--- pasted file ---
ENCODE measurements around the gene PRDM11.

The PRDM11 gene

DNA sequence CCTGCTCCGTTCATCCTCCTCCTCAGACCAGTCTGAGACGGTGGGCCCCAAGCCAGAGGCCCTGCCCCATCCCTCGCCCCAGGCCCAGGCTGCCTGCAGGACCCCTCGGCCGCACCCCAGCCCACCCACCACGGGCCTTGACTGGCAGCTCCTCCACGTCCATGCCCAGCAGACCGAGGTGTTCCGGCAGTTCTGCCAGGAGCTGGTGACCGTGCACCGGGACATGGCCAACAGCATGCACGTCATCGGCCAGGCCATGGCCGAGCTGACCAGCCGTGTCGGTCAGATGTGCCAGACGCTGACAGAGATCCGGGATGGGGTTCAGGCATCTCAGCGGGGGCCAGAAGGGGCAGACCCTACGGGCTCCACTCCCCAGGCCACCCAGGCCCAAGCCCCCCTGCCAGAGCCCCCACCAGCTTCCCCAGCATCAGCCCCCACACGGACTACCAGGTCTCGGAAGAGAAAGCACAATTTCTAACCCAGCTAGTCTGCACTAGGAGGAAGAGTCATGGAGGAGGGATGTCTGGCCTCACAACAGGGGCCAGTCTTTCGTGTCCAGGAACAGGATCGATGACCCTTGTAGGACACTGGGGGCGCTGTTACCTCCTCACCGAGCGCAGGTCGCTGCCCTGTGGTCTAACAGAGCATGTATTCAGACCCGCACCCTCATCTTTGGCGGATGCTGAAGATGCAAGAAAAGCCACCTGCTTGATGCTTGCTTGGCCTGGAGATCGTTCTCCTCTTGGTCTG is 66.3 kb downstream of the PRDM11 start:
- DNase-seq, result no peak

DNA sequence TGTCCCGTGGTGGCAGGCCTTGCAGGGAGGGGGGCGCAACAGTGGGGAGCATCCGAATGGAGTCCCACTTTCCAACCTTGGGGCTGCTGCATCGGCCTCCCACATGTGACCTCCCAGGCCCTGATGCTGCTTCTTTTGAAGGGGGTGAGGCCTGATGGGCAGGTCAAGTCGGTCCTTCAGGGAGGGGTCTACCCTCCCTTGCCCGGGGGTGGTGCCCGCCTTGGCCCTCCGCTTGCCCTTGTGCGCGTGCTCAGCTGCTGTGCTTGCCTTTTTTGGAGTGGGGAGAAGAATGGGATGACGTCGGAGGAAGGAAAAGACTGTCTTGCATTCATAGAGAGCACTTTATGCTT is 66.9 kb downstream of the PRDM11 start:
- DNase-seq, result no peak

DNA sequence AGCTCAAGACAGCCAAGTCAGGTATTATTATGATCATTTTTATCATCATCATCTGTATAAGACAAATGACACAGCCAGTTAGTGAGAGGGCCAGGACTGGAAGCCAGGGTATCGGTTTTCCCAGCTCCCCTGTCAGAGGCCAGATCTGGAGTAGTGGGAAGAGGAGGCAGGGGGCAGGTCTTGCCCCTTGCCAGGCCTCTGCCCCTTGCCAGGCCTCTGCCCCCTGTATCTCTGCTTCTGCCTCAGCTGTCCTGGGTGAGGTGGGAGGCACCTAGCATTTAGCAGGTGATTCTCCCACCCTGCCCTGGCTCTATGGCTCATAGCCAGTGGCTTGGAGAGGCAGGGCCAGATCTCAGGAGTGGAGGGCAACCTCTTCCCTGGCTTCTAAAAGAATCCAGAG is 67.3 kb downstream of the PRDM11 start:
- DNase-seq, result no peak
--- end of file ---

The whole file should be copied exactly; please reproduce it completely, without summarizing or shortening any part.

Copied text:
ENCODE measurements around the gene PRDM11.

The PRDM11 gene

DNA sequence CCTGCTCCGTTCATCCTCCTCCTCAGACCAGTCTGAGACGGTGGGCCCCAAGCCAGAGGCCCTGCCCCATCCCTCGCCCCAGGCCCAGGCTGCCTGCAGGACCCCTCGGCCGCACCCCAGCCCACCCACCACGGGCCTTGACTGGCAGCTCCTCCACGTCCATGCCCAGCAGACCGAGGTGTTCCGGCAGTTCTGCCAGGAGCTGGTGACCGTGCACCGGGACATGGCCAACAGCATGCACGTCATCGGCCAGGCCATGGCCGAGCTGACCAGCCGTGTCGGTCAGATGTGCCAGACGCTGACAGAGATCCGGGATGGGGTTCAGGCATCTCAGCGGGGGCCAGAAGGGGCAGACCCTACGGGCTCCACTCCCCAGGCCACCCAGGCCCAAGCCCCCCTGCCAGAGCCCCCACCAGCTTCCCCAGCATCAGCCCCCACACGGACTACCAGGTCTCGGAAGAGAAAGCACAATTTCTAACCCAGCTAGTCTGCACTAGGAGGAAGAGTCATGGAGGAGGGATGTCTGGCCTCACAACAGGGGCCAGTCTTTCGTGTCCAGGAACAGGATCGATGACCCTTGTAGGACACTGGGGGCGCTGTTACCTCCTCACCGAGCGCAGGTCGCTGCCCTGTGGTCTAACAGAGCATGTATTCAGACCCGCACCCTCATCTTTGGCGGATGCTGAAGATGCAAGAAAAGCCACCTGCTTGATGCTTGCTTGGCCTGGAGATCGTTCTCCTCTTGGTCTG is 66.3 kb downstream of the PRDM11 start:
- DNase-seq, result no peak

DNA sequence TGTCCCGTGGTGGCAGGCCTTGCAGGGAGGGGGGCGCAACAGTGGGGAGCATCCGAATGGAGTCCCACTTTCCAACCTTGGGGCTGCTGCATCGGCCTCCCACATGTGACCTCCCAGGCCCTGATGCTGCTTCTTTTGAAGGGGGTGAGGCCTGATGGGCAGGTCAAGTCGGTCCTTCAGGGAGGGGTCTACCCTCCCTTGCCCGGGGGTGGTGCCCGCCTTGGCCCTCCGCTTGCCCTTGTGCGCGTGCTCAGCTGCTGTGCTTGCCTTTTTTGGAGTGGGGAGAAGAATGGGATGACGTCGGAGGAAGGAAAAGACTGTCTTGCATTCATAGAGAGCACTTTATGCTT is 66.9 kb downstream of the PRDM11 start:
- DNase-seq, result no peak

DNA sequence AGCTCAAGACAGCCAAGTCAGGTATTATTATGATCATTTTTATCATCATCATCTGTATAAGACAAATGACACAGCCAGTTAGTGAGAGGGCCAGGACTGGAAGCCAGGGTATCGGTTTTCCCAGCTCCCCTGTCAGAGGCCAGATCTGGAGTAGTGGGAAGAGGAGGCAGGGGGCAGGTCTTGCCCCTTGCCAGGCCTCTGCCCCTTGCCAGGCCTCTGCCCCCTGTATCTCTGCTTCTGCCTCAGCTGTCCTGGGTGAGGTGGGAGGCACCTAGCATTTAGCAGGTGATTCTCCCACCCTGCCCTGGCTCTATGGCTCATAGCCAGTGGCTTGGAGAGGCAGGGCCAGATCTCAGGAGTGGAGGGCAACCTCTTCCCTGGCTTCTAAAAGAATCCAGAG is 67.3 kb downstream of the PRDM11 start:
- DNase-seq, result no peak